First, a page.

From a systemic perspective , school failure occurs when an education system fails to provide fair and inclusive education services that lead to enriching student learning. At the school level, school failure can be defined as the incapacity of a school to provide fair and inclusive education and an adequate learning environment for students to achieve the outcomes worthy of their effort andability. From an individual perspective , school failure can be defined as the failure of a student to obtain a minimum level of knowledge and skills, which can at the extreme lead to dropping out of school.1
This manual is not going to deal with the reasons for school failures, but with the way on how to approach young people and prevent their failures in the school system and empower them and encourage them to build their capacities and discover their interests and talents.
Young people differ in fundamental ways in their learning:
- conceptions of learning,
- learning styles and strategies,
- beliefs and emotions,
- as well as in their linguistic, cultural and social backgrounds.
Students bring to the classroom different prior knowledge that substantially influences their learning process, and there is a constant and complex interaction between capacity and experience that shapes learning and as a result, young people learn at different paces and teachers have to adjust to these and develop diversified pedagogical practices to cater for this wide variety of learning needs. This is often very complex and demanding from the teachers who are often used to the formal, directive teaching approach, and don’t often used participant, or learner-centered methods.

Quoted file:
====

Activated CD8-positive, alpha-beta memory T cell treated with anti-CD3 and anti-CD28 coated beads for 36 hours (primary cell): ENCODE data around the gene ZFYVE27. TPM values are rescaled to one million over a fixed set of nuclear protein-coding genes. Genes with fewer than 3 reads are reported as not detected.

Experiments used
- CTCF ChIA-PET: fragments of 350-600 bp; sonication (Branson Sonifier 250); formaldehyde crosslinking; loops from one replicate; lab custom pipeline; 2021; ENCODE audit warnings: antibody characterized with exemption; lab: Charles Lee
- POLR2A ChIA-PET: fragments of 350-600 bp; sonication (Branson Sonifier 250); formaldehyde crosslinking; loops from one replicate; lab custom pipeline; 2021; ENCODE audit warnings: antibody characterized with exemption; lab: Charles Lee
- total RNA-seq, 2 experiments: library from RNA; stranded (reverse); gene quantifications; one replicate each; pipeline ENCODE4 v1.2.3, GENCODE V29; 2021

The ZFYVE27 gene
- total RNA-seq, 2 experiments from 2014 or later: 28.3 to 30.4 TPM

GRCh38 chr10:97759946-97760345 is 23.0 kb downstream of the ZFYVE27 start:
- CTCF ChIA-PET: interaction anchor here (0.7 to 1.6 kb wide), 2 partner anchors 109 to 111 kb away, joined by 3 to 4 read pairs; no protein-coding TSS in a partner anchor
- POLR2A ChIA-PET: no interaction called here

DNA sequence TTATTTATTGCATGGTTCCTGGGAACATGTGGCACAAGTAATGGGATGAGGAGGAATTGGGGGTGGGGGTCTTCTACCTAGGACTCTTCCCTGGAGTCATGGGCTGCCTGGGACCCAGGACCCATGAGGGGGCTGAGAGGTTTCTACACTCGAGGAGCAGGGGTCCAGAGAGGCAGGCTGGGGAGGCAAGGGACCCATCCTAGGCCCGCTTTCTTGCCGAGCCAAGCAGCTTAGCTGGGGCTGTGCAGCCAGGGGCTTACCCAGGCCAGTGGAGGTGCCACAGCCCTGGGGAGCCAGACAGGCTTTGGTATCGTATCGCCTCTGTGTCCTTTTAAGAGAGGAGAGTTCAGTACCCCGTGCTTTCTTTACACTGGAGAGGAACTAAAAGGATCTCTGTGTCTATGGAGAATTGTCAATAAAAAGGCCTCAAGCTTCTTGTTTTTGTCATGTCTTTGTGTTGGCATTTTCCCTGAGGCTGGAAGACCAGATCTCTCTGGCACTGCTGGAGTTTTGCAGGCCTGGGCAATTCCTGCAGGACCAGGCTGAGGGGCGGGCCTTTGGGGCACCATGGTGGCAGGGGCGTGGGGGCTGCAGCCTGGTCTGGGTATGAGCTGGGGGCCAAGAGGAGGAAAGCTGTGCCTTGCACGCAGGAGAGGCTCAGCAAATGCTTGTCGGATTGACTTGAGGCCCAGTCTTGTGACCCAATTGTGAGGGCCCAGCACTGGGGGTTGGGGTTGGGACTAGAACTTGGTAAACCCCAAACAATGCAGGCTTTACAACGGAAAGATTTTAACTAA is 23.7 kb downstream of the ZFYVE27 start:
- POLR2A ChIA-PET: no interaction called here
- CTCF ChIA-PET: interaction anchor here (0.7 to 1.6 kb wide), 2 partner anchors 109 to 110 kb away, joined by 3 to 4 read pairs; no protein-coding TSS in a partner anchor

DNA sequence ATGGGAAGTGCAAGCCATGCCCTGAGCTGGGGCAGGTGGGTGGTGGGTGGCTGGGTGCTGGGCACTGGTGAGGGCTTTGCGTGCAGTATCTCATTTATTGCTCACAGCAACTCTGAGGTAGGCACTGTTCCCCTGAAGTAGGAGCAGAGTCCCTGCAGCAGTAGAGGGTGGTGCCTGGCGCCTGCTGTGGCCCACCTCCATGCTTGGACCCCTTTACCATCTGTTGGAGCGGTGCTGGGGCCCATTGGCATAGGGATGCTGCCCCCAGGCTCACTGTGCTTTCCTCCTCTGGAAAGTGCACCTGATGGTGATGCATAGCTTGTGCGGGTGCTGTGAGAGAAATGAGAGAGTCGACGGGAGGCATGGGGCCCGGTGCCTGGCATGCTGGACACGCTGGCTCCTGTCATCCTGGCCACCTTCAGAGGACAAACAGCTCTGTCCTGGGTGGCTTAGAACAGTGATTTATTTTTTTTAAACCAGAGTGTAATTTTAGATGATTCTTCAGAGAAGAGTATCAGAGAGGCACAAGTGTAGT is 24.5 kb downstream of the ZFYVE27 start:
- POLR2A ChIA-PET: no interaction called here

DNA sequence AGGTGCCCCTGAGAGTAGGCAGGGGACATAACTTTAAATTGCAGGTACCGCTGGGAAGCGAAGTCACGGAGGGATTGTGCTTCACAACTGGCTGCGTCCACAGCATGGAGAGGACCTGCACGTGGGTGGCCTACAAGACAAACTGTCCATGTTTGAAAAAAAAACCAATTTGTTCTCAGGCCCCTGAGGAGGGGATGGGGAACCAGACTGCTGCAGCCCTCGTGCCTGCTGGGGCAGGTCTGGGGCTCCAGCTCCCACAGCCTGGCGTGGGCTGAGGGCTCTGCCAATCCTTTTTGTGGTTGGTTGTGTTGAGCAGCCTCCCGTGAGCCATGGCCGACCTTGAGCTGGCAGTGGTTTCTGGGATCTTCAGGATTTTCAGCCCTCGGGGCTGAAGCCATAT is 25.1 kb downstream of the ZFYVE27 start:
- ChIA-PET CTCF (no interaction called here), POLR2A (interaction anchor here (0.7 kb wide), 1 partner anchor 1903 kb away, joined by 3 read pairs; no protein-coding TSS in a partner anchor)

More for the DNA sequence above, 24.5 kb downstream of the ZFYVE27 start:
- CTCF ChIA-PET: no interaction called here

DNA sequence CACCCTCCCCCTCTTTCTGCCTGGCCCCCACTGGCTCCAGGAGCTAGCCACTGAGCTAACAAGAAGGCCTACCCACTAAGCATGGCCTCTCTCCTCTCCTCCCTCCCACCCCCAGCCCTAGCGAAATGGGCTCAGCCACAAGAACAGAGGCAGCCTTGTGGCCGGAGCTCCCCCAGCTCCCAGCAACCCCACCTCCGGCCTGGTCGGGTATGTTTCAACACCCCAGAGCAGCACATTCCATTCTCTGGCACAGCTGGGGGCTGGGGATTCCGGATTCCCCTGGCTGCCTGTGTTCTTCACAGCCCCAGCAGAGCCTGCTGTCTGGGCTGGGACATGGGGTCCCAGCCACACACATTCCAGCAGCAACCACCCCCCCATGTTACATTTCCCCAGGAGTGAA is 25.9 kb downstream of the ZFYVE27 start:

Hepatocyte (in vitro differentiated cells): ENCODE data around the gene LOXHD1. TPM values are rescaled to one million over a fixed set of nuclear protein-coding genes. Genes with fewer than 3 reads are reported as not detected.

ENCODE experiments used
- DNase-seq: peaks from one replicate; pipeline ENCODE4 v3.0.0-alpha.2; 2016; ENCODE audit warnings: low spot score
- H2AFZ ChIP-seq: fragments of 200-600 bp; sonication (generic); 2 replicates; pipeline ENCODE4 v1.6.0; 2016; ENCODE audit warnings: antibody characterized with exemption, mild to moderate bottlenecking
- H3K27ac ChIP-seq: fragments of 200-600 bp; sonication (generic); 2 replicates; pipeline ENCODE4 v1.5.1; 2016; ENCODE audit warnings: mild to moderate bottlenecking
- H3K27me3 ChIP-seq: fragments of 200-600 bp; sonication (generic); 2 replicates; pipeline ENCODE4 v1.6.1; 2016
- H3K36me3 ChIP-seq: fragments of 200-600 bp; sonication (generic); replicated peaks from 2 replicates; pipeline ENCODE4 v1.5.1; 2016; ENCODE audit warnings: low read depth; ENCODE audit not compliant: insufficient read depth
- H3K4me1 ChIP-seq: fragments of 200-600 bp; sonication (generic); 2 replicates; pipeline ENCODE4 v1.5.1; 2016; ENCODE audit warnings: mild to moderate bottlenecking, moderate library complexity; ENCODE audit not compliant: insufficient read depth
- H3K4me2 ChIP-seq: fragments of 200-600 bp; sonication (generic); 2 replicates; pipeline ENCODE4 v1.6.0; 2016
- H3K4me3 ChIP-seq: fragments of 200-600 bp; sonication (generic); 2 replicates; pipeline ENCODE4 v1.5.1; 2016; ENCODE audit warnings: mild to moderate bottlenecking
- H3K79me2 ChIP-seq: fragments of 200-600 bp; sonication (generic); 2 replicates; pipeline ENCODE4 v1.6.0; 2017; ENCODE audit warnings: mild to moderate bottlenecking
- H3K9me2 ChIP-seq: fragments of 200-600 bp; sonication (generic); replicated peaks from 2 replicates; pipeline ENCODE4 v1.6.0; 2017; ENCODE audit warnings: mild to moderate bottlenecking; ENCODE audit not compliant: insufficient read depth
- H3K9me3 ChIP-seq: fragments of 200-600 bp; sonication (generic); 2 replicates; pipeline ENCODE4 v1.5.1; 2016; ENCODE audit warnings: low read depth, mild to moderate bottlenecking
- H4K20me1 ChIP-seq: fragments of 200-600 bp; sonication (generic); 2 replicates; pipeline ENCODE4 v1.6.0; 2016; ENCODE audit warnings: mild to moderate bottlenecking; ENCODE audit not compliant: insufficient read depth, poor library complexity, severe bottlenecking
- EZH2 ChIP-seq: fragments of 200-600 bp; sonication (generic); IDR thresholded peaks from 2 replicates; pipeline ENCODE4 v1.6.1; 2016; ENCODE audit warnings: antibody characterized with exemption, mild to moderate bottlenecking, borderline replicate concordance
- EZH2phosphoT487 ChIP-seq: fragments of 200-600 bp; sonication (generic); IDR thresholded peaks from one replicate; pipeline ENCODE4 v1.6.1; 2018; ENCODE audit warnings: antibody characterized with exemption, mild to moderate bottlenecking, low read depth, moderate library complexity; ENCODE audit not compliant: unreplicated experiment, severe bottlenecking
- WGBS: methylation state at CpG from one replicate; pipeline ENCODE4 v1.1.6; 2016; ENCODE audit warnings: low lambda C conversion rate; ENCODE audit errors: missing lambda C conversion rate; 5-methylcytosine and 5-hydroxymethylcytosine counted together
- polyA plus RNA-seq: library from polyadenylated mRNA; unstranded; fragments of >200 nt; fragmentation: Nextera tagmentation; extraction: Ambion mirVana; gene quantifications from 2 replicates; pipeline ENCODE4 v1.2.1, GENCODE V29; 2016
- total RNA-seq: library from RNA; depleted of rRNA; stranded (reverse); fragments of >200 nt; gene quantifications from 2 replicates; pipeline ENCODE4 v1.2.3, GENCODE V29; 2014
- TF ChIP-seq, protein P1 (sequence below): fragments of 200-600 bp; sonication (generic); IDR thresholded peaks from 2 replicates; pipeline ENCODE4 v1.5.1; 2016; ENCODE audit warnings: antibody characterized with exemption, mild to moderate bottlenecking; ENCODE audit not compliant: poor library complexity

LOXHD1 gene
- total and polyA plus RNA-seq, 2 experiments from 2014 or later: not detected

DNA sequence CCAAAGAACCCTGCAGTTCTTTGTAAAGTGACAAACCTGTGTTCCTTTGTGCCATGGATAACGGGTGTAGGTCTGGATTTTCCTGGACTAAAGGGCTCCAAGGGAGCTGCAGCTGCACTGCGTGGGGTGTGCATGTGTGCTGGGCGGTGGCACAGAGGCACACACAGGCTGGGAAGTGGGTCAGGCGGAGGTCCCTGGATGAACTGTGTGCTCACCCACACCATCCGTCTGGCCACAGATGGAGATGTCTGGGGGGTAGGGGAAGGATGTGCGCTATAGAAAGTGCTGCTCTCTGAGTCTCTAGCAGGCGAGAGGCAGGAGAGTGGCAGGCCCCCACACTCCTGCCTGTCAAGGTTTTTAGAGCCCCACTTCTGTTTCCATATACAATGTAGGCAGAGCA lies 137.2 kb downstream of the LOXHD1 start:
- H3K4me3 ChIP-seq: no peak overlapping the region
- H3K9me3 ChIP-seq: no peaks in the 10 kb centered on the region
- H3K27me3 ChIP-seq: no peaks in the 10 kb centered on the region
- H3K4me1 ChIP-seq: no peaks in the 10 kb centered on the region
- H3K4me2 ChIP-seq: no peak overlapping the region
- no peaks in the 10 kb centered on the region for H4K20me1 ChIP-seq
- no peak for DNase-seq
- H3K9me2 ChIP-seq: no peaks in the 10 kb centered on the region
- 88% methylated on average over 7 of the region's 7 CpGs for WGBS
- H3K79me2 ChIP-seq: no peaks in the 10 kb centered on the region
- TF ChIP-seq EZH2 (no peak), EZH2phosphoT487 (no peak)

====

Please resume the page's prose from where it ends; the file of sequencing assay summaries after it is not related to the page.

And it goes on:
This tool kit has aims to provide ideas, methods and examples of good practices in how to work with youngsters with poor school performance, early school leavers and drop outs.
It is a compilation of some of the tested, best practice methods used throughout the world by some of the educational practitioners and some of the “tips and tricks” that can help facilitators to guide and support the learning of the participants and make them feel comfortable and safe.
Overarching goal is to empower young people and to help them increase their perception of control over their environment by showing them how to better manage their own lives. Instead of telling youngsters to act differently, this tool kit provides ideas to teach them how to act differently by
introducing different useful skills.
For example, how to do a multistep process for handling upsets,
- starting with step 1: “Take a deep breath and count to five.”;
- how to deal with anger and frustration (e.g., counting to 10 and taking slow, deep breaths);
- how to set goals to focus on what they want;
- role-modeling how to solve real-world problems; giving youngsters a weekly life problem to solve collectively;
- teaching social skills;
- introducing stress reduction techniques, both physical (e.g., dance or yoga or rock climbing) and mental (e.g., guided periods of relaxation or meditation), etc.
- Field, S., M. Kuczera and B. Pont (2007), No More Failures: Ten Steps to Equity in Education, Education and Training Policy, OECD, Paris.
- Jensen, E. (2009). Teaching with Poverty in Mind. ASDC publishing. Alexandria, VA.